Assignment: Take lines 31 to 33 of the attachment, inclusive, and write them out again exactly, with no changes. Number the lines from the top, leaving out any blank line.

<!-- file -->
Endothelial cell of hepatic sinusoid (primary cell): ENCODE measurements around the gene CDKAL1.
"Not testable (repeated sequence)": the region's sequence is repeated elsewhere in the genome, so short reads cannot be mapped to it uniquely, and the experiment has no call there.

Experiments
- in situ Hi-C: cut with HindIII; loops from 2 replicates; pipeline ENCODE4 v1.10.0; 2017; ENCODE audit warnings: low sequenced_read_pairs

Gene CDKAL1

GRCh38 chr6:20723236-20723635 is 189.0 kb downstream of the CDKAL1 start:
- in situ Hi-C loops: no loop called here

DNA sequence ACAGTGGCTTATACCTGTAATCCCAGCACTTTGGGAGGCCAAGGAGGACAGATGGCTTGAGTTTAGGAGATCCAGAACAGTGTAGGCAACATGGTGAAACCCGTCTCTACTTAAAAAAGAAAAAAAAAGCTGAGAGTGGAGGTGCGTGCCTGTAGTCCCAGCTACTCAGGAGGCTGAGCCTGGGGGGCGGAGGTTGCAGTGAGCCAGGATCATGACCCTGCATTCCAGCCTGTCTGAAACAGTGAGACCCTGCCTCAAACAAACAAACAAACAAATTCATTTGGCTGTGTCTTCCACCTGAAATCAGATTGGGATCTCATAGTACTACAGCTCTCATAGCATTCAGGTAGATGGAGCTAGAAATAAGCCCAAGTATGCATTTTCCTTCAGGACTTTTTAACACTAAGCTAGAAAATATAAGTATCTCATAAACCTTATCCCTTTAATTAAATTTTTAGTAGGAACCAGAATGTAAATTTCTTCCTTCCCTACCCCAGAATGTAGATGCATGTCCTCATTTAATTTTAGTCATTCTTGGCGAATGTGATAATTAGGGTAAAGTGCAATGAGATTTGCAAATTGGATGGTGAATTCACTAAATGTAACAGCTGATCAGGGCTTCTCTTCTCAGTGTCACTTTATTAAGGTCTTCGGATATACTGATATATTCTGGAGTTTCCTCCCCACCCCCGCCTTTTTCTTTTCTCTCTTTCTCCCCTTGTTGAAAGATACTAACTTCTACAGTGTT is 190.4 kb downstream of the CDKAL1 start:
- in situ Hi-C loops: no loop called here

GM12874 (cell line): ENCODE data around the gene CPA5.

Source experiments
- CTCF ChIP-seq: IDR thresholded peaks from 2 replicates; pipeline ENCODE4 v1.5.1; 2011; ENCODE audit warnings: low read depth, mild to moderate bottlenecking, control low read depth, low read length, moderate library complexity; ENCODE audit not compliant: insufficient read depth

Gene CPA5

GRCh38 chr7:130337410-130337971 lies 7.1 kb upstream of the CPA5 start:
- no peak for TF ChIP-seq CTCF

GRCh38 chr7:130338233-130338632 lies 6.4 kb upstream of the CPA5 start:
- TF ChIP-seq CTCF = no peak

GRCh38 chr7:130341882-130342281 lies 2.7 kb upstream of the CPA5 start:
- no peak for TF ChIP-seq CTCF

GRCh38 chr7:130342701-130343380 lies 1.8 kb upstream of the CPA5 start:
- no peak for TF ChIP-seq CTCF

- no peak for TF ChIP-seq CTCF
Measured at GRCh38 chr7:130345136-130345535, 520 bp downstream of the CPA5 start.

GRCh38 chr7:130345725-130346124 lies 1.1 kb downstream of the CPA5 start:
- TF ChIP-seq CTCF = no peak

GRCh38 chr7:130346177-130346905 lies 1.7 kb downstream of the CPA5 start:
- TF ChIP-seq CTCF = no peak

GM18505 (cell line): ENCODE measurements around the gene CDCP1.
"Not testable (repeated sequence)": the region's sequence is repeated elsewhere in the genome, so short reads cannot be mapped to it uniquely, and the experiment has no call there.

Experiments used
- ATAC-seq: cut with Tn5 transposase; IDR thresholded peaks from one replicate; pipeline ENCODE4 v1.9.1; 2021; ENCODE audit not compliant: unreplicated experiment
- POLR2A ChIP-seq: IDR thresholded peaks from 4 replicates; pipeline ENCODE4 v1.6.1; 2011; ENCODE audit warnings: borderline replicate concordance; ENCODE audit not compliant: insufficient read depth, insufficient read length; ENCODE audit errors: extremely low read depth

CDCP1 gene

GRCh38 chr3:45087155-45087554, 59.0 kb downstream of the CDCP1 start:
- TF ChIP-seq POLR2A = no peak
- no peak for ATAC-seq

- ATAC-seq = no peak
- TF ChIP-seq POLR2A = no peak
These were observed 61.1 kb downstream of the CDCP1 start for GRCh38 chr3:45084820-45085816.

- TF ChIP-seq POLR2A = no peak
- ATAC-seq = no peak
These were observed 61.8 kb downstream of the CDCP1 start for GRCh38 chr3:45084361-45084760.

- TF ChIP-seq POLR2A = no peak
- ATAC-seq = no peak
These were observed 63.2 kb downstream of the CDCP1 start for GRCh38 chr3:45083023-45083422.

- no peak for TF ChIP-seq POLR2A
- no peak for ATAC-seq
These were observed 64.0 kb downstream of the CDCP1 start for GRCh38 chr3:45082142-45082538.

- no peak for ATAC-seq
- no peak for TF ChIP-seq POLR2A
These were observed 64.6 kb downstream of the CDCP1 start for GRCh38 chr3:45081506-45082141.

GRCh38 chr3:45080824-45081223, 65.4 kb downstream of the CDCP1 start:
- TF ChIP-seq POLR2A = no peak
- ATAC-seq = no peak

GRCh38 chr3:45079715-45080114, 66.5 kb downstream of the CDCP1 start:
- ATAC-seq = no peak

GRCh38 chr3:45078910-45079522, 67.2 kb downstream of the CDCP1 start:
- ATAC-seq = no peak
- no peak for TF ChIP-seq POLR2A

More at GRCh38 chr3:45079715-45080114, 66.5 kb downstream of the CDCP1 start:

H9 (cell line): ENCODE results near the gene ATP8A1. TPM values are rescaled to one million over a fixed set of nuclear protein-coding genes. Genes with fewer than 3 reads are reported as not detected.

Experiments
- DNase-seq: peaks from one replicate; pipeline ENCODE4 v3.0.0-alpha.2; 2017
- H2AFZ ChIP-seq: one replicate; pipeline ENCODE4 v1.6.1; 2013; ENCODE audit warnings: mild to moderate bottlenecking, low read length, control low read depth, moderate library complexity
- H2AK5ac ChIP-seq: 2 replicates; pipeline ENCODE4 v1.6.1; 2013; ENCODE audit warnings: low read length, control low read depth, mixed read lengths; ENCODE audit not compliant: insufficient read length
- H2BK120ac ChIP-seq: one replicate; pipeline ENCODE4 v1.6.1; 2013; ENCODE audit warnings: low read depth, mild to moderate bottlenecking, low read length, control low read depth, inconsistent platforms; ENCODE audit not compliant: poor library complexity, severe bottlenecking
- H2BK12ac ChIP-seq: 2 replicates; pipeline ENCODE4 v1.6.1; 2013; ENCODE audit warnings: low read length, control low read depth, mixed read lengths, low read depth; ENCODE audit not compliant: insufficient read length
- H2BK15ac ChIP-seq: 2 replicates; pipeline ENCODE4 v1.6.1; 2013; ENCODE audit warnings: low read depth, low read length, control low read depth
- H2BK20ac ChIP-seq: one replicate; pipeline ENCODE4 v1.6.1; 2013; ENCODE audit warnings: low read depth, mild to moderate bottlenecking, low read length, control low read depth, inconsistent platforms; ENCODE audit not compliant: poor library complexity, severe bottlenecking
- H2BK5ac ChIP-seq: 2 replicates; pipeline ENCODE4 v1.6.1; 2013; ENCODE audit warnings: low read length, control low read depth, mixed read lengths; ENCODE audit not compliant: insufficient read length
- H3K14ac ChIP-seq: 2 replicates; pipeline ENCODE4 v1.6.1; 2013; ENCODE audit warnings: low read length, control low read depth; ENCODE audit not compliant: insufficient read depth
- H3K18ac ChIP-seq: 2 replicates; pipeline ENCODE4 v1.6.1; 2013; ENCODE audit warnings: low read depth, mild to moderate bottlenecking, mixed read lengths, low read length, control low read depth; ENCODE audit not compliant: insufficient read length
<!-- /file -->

- ATAC-seq: cut with Tn5 transposase; IDR thresholded peaks from one replicate; pipeline ENCODE4 v1.9.1; 2021; ENCODE audit not compliant: unreplicated experiment
- POLR2A ChIP-seq: IDR thresholded peaks from 4 replicates; pipeline ENCODE4 v1.6.1; 2011; ENCODE audit warnings: borderline replicate concordance; ENCODE audit not compliant: insufficient read depth, insufficient read length; ENCODE audit errors: extremely low read depth

CDCP1 gene